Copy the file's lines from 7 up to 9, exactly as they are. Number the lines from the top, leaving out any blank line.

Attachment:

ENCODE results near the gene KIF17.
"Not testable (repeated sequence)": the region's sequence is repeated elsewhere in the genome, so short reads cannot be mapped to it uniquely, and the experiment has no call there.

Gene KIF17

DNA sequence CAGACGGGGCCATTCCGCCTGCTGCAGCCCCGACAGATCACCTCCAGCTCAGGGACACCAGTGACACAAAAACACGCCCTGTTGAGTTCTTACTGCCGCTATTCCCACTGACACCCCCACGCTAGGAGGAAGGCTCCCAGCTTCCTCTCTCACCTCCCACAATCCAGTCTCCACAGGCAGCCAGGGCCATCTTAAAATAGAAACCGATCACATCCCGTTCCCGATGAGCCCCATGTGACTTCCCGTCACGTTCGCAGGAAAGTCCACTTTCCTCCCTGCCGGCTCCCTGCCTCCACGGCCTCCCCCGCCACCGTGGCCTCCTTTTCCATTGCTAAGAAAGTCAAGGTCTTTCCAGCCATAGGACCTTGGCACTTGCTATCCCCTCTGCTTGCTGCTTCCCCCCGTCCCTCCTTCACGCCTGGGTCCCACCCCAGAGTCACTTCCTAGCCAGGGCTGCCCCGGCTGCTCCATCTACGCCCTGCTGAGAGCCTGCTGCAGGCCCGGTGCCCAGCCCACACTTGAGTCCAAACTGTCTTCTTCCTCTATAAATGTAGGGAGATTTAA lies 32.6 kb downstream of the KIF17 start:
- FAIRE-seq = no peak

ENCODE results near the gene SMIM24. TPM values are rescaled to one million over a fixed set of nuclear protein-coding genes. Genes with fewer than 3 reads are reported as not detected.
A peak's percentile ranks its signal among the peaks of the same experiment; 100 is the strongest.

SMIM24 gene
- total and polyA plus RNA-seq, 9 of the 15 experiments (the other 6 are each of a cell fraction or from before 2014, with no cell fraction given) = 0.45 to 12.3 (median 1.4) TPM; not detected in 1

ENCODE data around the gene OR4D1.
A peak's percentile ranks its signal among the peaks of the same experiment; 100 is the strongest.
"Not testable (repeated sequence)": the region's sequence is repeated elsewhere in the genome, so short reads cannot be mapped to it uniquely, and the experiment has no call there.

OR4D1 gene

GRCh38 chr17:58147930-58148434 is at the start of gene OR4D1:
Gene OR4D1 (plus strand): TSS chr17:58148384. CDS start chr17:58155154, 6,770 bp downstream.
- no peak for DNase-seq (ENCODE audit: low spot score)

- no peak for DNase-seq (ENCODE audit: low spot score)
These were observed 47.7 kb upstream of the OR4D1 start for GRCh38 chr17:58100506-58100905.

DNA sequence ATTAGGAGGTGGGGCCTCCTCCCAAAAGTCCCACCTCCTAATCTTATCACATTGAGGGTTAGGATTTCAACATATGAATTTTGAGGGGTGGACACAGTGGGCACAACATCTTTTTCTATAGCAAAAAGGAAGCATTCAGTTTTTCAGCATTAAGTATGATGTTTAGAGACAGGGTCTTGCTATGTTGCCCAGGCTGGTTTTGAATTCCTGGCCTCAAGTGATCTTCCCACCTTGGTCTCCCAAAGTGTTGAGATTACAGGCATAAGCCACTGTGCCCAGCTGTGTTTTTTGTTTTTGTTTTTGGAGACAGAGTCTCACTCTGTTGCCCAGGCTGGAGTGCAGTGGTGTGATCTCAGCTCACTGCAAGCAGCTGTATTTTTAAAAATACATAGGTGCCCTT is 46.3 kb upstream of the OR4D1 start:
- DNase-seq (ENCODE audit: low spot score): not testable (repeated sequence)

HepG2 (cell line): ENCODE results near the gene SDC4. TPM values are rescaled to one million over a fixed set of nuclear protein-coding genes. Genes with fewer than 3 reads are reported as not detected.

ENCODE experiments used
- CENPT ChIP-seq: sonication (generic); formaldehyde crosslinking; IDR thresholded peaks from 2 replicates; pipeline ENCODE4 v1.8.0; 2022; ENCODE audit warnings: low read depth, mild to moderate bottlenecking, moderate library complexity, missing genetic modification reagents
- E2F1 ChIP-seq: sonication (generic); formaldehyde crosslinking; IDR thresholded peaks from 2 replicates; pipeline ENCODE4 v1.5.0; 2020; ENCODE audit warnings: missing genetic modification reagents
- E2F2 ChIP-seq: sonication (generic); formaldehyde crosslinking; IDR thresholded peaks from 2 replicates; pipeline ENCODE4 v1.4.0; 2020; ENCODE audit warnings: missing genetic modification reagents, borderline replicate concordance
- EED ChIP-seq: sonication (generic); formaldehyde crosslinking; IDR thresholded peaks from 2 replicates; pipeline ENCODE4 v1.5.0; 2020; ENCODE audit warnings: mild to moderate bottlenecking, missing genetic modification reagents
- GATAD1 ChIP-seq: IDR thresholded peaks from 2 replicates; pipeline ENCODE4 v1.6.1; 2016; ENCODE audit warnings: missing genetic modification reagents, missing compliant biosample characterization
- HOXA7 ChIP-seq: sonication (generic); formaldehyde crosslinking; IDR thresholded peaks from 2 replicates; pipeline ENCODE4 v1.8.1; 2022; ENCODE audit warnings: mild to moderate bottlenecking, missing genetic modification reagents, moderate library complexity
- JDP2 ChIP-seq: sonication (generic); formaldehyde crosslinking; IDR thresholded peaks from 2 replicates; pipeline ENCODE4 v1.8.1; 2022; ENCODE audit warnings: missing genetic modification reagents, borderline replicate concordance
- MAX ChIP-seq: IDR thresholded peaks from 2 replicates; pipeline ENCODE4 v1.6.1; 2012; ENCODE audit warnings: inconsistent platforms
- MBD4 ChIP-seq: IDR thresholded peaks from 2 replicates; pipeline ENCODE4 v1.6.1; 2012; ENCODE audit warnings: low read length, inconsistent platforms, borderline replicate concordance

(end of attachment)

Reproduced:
A peak's percentile ranks its signal among the peaks of the same experiment; 100 is the strongest.

SMIM24 gene
- total and polyA plus RNA-seq, 9 of the 15 experiments (the other 6 are each of a cell fraction or from before 2014, with no cell fraction given) = 0.45 to 12.3 (median 1.4) TPM; not detected in 1